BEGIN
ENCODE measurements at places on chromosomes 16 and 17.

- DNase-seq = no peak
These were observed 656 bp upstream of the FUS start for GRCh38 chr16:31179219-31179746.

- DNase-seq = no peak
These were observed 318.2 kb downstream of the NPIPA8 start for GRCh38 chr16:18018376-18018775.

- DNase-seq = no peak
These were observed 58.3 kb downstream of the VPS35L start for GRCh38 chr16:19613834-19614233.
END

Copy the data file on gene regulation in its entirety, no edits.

ENCODE measurements at places on chromosomes 16 and 17.

- DNase-seq = no peak
These were observed 656 bp upstream of the FUS start for GRCh38 chr16:31179219-31179746.

- DNase-seq = no peak
These were observed 318.2 kb downstream of the NPIPA8 start for GRCh38 chr16:18018376-18018775.

- DNase-seq = no peak
These were observed 58.3 kb downstream of the VPS35L start for GRCh38 chr16:19613834-19614233.